Luo Ben (c. 1330–1400,[1] or c.1280–1360[2]), better known by his courtesy name Guanzhong (Mandarin pronunciation: [lwo kwanʈʂʊŋ]), was a Chinese writer who lived during the Ming dynasty. He is also known by his pseudonym Huhai Sanren (Chinese: 湖海散人; pinyin: Húhǎi Sǎnrén; lit. 'Leisure Man of Lakes and Seas').[3] Luo Guanzhong is credited with writing Romance of the Three Kingdoms, one of the Four Great Classical Novels of Chinese literature.

Luo Guanzhong
Born1330 Edit this on Wikidata
Taiyuan (Yuan dynastyEdit this on Wikidata
Diedc. 1400
OccupationWriter Edit this on Wikidata
Luo Guanzhong
Traditional Chinese羅貫中
Simplified Chinese罗贯中
Birth name
Traditional Chinese羅本
Simplified Chinese罗本
Also known as
Traditional Chinese湖海散人
Simplified Chinese湖海散人
Literal meaningLeisure Man of Lakes and Seas



The location and date of Luo Guanzhong's birth are controversial. One possibility[citation needed] was that he was from Taiyuan, and lived in the late Yuan dynasty and early Ming dynasty by the record of his contemporary, the playwright Jia Zhongming (賈仲明), who said that he had met him in 1364[citation needed]. Another possibility was that he was born in Dongyuan, the province of Shandong, in about 1280 – 1360.[2] Literary historians suggest other possibilities for his home, also including Hangzhou and Jiangnan[citation needed].

According to Meng Fanren[citation needed] (孟繁仁), Luo Guanzhong can be identified in the pedigree of the Luo family, and Taiyuan is most likely his hometown. But, his name is not in this pedigree, and some people believe that pedigree of the Luo Family can't prove that Luo Guanzhong is the author of Three Kingdoms.[4][5][6] Some people doubt that If Luo Ben came from Taiyuan, why he had intimate knowledge of people's lives in Shandong, and he had taken all his time and energy to write about them, and not about people in Taiyuan. Some people believe that the source of Taiyuan statement, which was written by Jia Zhongming (賈仲明), is most likely wrong in handwritten copy.[7] According to recent research, there were two people named Luo Guanzhong during this time (陈辽,Chen Liao[2]): one was a drama artist who came from Taiyuan, and the other was the author of the novel who came from Dongping.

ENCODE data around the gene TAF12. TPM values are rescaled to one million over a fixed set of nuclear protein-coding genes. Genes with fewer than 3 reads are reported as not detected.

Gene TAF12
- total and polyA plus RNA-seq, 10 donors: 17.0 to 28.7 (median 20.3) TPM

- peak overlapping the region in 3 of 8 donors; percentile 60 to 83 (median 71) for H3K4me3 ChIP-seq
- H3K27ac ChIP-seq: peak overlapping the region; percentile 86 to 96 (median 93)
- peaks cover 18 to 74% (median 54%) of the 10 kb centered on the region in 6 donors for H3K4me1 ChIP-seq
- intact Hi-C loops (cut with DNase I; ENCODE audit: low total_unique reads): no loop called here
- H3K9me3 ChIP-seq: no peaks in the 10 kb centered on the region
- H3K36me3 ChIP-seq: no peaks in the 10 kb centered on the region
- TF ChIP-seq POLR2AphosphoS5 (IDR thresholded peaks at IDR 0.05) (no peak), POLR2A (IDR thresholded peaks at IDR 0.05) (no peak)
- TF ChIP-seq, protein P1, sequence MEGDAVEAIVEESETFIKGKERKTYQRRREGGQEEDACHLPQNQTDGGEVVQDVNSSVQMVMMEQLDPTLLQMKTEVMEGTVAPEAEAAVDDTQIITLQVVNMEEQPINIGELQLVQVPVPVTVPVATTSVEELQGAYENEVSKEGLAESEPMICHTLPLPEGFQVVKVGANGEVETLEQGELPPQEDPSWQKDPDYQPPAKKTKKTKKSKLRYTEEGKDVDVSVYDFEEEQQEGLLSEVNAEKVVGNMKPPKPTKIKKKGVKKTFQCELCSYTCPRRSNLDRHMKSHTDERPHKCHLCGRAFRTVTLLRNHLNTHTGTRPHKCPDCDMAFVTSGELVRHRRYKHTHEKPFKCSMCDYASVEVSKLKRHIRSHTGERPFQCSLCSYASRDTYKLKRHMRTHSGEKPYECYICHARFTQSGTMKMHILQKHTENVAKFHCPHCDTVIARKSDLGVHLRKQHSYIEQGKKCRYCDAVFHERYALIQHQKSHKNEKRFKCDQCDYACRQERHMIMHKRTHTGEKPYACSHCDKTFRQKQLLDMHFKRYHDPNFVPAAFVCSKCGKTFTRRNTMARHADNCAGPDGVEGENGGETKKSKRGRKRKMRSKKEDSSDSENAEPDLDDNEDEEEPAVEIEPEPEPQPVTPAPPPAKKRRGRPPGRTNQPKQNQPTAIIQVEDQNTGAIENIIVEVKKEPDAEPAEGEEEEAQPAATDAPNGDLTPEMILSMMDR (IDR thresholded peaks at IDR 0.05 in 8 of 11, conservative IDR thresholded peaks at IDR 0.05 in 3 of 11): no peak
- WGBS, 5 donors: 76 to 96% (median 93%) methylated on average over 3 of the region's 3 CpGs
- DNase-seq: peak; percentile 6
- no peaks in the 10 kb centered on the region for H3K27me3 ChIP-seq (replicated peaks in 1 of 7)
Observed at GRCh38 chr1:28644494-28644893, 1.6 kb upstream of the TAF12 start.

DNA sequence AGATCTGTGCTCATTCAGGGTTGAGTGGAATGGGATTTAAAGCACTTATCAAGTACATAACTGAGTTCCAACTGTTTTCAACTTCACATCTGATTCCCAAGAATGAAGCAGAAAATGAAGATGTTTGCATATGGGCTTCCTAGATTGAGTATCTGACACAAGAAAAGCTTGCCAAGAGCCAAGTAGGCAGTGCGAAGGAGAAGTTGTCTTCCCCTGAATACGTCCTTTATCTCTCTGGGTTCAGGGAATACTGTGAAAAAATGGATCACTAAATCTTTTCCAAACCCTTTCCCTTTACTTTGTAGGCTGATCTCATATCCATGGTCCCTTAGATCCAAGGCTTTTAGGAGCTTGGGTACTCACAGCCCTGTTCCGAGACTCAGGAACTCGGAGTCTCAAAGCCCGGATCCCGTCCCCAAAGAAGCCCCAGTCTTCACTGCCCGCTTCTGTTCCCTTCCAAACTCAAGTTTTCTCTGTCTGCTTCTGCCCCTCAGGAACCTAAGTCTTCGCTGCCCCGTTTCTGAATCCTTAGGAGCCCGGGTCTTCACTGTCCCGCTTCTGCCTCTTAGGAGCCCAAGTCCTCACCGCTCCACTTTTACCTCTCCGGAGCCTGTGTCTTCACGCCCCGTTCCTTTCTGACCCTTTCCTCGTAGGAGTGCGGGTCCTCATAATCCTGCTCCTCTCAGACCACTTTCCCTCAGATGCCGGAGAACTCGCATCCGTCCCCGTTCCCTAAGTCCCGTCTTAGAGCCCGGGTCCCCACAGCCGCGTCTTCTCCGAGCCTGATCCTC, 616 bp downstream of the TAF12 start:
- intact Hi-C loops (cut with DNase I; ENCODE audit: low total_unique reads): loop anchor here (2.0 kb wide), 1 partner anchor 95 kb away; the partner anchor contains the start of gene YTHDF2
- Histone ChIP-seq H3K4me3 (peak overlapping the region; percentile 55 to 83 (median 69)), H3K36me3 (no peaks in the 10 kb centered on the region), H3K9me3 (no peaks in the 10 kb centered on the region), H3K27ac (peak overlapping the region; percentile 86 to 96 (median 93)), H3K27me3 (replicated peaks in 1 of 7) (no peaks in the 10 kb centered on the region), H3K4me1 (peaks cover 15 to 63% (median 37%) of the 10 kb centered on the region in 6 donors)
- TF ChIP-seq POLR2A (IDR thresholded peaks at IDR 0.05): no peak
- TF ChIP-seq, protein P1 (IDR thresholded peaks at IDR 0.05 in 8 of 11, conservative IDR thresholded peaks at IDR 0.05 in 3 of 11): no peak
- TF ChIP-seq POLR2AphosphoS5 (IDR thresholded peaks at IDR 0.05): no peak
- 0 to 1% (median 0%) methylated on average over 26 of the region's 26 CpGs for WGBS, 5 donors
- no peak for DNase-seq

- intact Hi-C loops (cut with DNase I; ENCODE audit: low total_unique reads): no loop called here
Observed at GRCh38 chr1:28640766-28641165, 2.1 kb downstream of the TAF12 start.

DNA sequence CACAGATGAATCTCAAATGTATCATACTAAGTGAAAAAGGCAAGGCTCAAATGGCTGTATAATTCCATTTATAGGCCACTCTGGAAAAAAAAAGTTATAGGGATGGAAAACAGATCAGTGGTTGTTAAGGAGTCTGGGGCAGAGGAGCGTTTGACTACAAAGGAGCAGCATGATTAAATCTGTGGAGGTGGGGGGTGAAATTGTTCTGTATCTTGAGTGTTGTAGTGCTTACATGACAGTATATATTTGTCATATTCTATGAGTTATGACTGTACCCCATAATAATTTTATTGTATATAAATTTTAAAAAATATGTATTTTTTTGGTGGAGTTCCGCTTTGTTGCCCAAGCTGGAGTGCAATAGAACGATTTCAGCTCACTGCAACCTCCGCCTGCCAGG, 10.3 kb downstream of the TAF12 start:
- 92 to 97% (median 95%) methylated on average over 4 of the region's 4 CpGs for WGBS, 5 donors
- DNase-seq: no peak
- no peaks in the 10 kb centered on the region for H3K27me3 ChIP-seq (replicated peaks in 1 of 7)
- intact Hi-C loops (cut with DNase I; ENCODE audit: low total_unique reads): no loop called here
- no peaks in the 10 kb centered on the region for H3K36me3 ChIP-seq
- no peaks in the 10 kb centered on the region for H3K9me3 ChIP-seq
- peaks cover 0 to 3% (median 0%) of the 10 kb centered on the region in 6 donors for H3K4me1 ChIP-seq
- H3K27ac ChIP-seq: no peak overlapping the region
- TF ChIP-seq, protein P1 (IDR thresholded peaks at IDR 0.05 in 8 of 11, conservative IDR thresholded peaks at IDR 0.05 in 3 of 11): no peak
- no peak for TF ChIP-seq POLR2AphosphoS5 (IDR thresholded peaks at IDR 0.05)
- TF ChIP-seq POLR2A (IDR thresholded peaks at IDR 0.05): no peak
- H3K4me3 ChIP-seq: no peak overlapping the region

Recent research has suggested that his date of birth was between 1315 and 1318.[8] But other sources state it was nearer to 1330.[which?]



The stories forming the bulk of Romance of the Three Kingdoms and Water Margin are thought[citation needed] to have been developed by many independent storytellers. Shi Nai'an is thought[9] to be the first to assemble Water Margin into a unified work, and Luo subsequently brought it to the current form of 100 chapters. Luo is usually considered[citation needed] the author of Romance of the Three Kingdoms.

The Three Sui Quash the Demons' Revolt (平妖傳) is a shenmo fantasy story attributed[citation needed] to Luo with 20 chapters, developed from the original pieces of storytelling based on a rebellion at the end of the Northern Song, and later expanded by Feng Menglong (馮夢龍)[citation needed] into 40 chapters. Can Tang Wudai Shi Yanzhuan (殘唐五代史演義傳) is a chronicle of the end of the Tang dynasty and the following Five Dynasties and Ten Kingdoms period, a compilation of storytelling pieces based on the rebellion of Zhu Wen[citation needed].



See also







  1. ^ Luo Guanzhong. Encyclopædia Britannica
  2. ^ a b c Chen, Liao (2007). "Two Luo Guanzhong". Jiangsu Social Sciences, N.004,P179-182.
  3. ^ Luo Guanzhong (2000). Sanguo yanyi: Three Kingdoms, 三國演義 [Romance of the Three Kingdoms]. Translated by Moss Roberts. Beijing: Foreign Languages Press, P31.
  4. ^ Jiao, Tai; Guo, Weizhong, Discuss the pedigree of the Luo family
  5. ^ Chen, Liao (2000). "That Luo Ben is not the author of Three Kingdoms". Forum on Chinese Culture.
  6. ^ Du, Guichen (2002). "The case of wrong research about the author of "three kingdoms". Journal of Peking University, N.2.
  7. ^ Du, Guichen (2002). "Luo Guanzhong who had written "Three Kingdoms" came from DongPing". Academic Forum of Nandu, N.6.
  8. ^ Ouyang Jian, referenced in Roberts 1991, pg. 938
  9. ^ Ge, Liangyan (2001). Out of the Margins: The Rise of Chinese Vernacular Fiction. University of Hawai'i Press. ISBN 978-0-8248-2370-2. JSTOR j.ctt6wr0tj.